Simply Missional: Discipleship

Stetzer and Geiger write,

2. Living a missional life is a part of a simple discipleship process.

Jesus’ famous words, known as the Great Commission, are often quoted yet also misunderstood in many churches. “Go and make disciples of all nations, baptizing them in the name of the Father and of the Son and of the Holy Spirit, and teaching them to obey everything I have commanded” (Matthew 28:19-20).

Many read, “teaching them everything” in Jesus’ famous command. But Jesus challenges us to teach people to “obey everything.” The end result of discipleship is obedience, not merely information. The test of our ability to disciple people is not how many times we gather people in the warehouse to download more information into their brains. The test of our ability to disciple is how we effectively move people to obey the command of being Christ’s witnesses (Acts 1:8).

Oww! Here amongst the Churches of Christ we are big on classes. We love Bible study. We love a great lesson. We traditionally have two sermons, two classes, and many a short devotional per week. Many churches actually add small groups on top of all that, creating three lessons per week. Women will attend a morning Ladies bible classes, creating four lessons per week! We love to study.

But being obedient is a bit tougher. It’s not that we are against obedience. We’re all for obedience — so long as “obedience” is defined as getting the patterns right. But when “obedience” means talking to our neighbors about Jesus or helping people in need (not just sending money), well, we complain. Or we suggest that the preacher visit us to study the question.

Churches with a simple process seek to lead people to be doers of the word, not just hearers (James 1:22). Discipleship to these churches is not information, but transformation. And a true disciple is someone who seeks to transform the community around him. Such churches streamline their programming to create space in the lives of their people to live as a disciple/missionary in their community. Too many churches are filled with busy consumers rather than missional disciples.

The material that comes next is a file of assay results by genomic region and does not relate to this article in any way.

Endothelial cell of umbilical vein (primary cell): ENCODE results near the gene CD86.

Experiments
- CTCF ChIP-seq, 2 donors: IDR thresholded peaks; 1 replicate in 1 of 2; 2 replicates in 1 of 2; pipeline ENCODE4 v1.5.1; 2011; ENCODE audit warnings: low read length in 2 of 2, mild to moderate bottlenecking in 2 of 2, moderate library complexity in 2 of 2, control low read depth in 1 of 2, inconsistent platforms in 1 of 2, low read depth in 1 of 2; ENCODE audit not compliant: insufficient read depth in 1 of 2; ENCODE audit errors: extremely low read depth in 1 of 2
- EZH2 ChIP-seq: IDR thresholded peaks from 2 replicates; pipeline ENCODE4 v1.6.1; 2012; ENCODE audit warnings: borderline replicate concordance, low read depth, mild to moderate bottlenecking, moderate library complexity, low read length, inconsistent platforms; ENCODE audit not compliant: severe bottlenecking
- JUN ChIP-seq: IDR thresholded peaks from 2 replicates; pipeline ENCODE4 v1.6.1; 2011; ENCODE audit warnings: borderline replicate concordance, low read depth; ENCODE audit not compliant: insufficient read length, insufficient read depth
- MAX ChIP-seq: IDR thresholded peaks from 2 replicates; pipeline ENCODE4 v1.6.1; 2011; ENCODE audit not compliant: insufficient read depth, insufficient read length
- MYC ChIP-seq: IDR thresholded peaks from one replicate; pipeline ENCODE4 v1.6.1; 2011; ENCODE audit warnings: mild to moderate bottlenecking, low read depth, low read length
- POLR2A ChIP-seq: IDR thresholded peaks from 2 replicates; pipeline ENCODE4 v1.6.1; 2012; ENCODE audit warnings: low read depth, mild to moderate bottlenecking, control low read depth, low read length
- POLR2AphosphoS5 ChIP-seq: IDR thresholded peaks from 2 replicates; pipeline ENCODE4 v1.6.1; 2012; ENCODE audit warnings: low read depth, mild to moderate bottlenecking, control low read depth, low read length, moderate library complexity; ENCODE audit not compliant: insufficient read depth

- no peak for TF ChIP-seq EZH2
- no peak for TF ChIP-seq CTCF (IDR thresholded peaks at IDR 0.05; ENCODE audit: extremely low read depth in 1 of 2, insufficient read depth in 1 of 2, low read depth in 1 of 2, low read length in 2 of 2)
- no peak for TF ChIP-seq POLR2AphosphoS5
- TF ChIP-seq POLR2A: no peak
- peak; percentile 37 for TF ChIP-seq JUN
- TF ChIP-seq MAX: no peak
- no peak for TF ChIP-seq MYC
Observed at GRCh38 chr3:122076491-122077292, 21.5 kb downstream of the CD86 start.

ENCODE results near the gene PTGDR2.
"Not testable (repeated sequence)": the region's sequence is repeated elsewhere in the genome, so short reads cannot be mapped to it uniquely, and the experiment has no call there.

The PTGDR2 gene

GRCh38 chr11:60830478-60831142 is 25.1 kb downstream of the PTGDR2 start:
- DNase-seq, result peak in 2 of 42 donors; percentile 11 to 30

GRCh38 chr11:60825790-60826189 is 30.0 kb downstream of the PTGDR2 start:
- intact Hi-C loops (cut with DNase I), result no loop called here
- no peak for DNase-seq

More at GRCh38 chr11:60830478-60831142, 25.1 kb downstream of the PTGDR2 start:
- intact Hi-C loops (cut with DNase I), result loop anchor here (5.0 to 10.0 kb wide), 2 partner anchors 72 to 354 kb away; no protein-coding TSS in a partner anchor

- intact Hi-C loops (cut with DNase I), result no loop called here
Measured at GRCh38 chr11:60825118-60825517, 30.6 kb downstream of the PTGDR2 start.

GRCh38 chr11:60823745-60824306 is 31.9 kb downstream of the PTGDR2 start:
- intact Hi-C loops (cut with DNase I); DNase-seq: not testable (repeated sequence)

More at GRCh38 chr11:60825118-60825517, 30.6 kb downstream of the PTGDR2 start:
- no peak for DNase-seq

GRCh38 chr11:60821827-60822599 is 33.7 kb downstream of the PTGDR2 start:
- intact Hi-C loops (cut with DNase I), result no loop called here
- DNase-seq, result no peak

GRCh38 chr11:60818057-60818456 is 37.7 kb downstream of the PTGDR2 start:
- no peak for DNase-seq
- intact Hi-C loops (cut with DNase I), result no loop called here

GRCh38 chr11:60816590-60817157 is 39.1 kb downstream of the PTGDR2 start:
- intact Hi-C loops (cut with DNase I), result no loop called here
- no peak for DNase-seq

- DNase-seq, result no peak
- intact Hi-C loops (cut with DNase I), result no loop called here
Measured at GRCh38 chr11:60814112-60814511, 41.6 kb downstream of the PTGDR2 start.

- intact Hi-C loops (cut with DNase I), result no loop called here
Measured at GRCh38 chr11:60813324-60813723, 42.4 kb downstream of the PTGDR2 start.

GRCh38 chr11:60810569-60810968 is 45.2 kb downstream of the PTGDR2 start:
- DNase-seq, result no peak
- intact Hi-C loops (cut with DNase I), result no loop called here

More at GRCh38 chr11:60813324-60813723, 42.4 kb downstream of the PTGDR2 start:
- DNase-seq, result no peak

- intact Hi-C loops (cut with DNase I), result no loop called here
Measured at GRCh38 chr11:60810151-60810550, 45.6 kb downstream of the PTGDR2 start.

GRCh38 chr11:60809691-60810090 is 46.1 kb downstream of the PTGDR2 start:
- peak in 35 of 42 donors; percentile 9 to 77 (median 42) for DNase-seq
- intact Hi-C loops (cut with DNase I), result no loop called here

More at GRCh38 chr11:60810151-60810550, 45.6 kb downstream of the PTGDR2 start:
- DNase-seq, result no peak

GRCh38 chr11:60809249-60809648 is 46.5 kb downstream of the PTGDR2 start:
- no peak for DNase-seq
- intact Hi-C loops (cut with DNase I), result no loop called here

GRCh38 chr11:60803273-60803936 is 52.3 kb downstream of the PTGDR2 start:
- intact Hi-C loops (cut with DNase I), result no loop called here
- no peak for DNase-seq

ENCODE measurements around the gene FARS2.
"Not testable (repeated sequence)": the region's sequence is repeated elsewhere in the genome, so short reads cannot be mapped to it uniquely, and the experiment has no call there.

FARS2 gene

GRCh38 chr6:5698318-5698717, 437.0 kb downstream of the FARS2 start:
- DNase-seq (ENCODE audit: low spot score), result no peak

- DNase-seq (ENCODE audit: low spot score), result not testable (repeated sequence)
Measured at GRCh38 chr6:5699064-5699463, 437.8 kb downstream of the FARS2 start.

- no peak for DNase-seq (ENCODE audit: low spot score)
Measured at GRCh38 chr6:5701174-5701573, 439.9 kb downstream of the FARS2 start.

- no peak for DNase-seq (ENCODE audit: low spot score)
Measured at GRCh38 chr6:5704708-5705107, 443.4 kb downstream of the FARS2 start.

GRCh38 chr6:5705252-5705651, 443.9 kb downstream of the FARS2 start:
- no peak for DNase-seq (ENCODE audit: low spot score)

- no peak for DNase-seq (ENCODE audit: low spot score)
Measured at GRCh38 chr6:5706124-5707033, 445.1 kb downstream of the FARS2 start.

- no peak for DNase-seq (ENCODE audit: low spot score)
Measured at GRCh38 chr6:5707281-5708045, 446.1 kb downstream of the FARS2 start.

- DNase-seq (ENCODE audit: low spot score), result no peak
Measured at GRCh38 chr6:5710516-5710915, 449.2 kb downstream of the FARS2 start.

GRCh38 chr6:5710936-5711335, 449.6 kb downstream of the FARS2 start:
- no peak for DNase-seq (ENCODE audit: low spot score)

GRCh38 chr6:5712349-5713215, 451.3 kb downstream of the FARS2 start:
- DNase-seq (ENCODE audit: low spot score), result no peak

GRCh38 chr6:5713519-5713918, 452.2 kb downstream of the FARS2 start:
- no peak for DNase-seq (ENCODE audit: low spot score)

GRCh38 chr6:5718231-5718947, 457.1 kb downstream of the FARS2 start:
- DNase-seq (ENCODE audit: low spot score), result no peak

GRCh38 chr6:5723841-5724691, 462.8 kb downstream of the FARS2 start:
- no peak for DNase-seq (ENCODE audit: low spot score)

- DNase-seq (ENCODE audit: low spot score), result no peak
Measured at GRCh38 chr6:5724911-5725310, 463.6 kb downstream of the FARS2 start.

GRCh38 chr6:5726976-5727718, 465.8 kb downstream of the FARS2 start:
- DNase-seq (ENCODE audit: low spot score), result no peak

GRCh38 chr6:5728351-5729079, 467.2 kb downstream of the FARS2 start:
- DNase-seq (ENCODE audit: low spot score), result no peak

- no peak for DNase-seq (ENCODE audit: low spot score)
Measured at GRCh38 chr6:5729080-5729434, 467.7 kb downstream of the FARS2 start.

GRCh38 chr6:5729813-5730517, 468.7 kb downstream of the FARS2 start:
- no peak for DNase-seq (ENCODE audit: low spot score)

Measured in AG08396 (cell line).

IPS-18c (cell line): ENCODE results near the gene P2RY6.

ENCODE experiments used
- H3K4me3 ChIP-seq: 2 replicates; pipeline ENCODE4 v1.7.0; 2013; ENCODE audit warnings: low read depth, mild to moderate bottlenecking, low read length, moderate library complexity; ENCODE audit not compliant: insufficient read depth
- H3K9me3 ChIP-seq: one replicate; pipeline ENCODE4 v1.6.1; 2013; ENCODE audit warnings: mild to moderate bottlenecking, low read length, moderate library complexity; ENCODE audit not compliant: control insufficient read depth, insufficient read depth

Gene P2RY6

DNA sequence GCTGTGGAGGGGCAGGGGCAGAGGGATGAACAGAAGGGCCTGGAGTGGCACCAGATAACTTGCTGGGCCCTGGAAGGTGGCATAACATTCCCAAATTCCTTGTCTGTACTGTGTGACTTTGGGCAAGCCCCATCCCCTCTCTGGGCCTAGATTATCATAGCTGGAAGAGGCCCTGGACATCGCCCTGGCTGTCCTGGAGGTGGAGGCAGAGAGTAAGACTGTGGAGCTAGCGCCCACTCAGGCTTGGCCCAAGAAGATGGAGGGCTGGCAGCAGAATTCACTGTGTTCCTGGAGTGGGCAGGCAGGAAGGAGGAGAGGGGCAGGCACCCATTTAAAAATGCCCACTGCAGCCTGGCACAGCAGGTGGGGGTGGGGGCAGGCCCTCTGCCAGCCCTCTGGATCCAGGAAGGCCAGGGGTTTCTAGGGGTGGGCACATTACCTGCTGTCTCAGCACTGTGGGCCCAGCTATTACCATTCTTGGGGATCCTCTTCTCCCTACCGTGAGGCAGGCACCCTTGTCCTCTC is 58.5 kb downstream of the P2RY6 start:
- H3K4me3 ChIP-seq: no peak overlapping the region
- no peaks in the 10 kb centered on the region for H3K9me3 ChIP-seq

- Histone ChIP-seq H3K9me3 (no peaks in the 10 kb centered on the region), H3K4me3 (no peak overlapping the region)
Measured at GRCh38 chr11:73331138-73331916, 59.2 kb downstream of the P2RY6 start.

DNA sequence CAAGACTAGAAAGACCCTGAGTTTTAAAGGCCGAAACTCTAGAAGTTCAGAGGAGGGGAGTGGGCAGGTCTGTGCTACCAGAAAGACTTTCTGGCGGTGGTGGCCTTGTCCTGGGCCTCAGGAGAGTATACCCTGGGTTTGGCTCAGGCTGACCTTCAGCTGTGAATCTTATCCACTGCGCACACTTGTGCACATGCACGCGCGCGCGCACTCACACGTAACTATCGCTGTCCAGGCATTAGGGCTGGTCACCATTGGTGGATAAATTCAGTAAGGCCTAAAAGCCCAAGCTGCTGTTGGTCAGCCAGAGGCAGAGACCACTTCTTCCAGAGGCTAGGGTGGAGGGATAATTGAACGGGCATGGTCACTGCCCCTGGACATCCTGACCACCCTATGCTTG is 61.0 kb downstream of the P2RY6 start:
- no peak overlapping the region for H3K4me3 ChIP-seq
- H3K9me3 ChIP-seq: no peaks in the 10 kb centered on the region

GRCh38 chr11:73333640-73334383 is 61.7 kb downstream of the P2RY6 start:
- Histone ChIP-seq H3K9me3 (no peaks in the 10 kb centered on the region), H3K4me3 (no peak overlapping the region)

How do you know whether your church has a consumer mindset? Well, if people complain because you don’t sing the old hymns or because you gave their room in the building over to a ministry, they’re consumers. If they want a big auditorium so their daughter’s wedding pictures will be beautiful, or if they complain when Sunday night is canceled to make time for small groups, they’re consumers. 

But if they complain for lack of volunteer opportunities or because they want to know their talents or because they want more equipping or because the sermons aren’t challenging enough, then you’ve made the turn.

Leaders of these simply missional churches understand that a broader vision for discipleship must be cast, a vision that results in obedience, not simply knowledge. By instilling in the hearts and minds of their members a paradigm whereby daily they look and listen for the activity of the Holy Spirit and the voice of God as they move through their day, these ordinary citizens are transformed into missionaries, sent from a Kingdom not of this world into a place that is dry and hungry for redemption on every level.

Leaders, can you get your members away from study for the sake of study and move them toward study that challenges and transforms? Can you get them comfortable talking about the Holy Spirit as present, real, and effectual? Can you get them to see the world as God sees it — hurting and desperate for Jesus?

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About Jay F Guin

My name is Jay Guin, and I’m a retired elder. I wrote The Holy Spirit and Revolutionary Grace about 18 years ago. I’ve spoken at the Pepperdine, Lipscomb, ACU, Harding, and Tulsa lectureships and at ElderLink. My wife’s name is Denise, and I have four sons, Chris, Jonathan, Tyler, and Philip. I have two grandchildren. And I practice law.
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